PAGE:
I entered the ‘dangers of too much too young’ into Google hoping to find a direction to take this piece. I didn’t have to look too far find it. The very first search result involved the subject of the article; Raheem Sterling.
Sterling is fast becoming a pariah among the Liverpool supporters due to his refusal to commit himself to a new contract at Anfield.
The controversy caused by the whole sorry debacle has left a dark cloud hanging over the club, in the process creating a pretty caustic atmosphere among all the protagonists in this still thickening plot.
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Yet despite the hubris, is Raheem Sterling really worth all the hassle? Although an excellent young talent, he isn’t even the best player at Liverpool.
He may not even be the second or third either. Still, Brendan Rodgers, publicly at least, remains stoical in his stance that Liverpool is the best place for Sterling to progress.
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Apparently the player himself - and certainly his ‘representatives’ - do not subscribe to the same opinion. Nor do ever increasing sections of the supporters, the general mood of the fans being that Sterling leaving Liverpool won’t exactly be a harbinger of the apocalypse. ‘Let him go’, they say, ‘His head’s been turned’.
There is no doubt that is what’s happened. Sterling has fallen prey to the rapacity of his representatives who care far less for his career progression than they do their own paycheques. Premier League players, especially young British ones, are valuable commodities and Sterling’s agent clearly wants to hawk his client to the highest bidder.
Too much too young is exactly the ticket they are chasing for the 19-year-old Sterling, who still has two years left on his current contract with Liverpool.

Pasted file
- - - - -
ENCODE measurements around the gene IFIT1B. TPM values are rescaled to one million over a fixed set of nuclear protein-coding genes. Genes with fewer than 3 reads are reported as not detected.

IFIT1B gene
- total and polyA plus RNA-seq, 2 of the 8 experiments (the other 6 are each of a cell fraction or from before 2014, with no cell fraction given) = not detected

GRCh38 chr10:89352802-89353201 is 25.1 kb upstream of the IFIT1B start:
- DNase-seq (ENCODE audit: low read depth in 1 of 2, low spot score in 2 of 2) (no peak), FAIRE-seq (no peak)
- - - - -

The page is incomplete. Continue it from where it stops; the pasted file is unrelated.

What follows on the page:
The timing of the whole saga reveals Sterling’s representative’s intentions in perfect clarity. They want to create a situation where Sterling’s position at Liverpool becomes untenable so they can force through a move in the next transfer window.
With two years left on his contract, Sterling’s advisors knows that any interested clubs will still have to pay top dollar to secure his services, which in turns means they will be paid at a premium for facilitating any sale.
The truth is though, Sterling is a rough diamond that needs more polishing before he is ready to shine in the starting 11 of the truly top clubs in world football.
His advisors probably know this, but driven by self-interest and greed, they don’t really care. They want the highest possible price and they know they have to look elsewhere than Liverpool to find the pot of the god at the end of the rainbow. If that means Sterling rotting in the reserves of a Real Madrid or Man City then so be it.
However, in their rapacious pursuit of profit Sterling’s advisors may have neglected to consider any potential pitfalls of their cunning plan. What if their high risk strategy backfires? If Liverpool stand firm and don’t allow them to engineer an escape route from Anfield for Sterling in the summer, his advisors will be left with a seriously disillusioned player who will be the pariah of the Liverpool support.
Not exactly the ideal conditions for Sterling to concentrate on putting in the sort of performances that impress enough to earn a big money move to football’s elite clubs. What if Sterling is relinquished to the reserves at Liverpool? Or worse still, loses form or suffers a serious injury. His army of admirers would soon turn to a mirage.
Sterling will become fabulously wealthy for a kicking a football whatever happens. But too much too young could seriously affect his long term career and he should resist the temptations to seek pastures new until he is truly ready to prosper at a top club.
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